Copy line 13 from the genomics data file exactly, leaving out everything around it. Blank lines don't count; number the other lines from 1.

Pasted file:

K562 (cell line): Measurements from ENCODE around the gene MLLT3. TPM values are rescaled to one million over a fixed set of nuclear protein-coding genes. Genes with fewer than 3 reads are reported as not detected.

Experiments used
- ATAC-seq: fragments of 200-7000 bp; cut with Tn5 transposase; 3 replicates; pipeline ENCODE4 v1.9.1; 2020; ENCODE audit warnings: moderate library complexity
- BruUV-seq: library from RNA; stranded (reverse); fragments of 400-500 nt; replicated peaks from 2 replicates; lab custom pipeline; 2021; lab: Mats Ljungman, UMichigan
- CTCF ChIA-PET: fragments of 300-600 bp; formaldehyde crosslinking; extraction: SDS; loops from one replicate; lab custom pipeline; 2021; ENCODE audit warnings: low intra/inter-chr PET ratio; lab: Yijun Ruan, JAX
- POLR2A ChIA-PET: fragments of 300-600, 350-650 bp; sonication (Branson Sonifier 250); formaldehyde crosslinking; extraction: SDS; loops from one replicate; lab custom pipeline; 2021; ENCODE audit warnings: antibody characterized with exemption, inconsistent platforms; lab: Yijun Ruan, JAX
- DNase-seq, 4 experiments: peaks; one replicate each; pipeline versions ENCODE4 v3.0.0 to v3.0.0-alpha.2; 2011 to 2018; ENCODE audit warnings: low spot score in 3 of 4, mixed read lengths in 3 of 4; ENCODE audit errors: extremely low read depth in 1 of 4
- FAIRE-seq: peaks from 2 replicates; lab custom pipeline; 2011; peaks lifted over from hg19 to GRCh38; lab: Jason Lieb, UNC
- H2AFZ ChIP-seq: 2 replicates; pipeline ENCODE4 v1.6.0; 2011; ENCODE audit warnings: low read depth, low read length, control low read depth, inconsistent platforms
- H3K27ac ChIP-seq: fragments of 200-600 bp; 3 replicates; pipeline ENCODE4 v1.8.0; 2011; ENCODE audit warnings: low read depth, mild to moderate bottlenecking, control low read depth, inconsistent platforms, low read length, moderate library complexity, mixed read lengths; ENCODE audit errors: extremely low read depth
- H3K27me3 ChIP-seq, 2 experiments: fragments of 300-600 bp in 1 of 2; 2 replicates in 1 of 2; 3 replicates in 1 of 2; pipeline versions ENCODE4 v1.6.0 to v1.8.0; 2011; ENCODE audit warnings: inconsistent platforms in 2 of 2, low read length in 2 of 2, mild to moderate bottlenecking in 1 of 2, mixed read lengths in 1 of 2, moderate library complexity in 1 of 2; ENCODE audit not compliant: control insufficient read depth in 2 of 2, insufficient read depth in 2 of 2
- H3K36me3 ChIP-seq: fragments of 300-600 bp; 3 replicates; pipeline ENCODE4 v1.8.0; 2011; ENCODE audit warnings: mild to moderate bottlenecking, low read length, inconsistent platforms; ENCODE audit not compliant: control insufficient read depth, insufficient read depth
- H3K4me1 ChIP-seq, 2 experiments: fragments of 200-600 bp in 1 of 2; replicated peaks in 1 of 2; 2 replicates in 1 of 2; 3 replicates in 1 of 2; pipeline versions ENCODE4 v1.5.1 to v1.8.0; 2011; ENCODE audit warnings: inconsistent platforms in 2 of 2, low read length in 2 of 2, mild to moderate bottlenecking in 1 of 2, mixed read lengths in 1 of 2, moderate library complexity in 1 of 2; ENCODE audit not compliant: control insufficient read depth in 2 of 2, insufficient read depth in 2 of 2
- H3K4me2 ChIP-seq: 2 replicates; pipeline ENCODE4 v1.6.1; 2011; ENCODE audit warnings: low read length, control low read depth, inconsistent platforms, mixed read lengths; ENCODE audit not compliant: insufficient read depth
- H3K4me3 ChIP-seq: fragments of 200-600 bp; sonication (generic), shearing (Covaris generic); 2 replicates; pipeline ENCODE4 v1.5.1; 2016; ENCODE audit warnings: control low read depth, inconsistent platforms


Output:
- H3K4me1 ChIP-seq, 2 experiments: fragments of 200-600 bp in 1 of 2; replicated peaks in 1 of 2; 2 replicates in 1 of 2; 3 replicates in 1 of 2; pipeline versions ENCODE4 v1.5.1 to v1.8.0; 2011; ENCODE audit warnings: inconsistent platforms in 2 of 2, low read length in 2 of 2, mild to moderate bottlenecking in 1 of 2, mixed read lengths in 1 of 2, moderate library complexity in 1 of 2; ENCODE audit not compliant: control insufficient read depth in 2 of 2, insufficient read depth in 2 of 2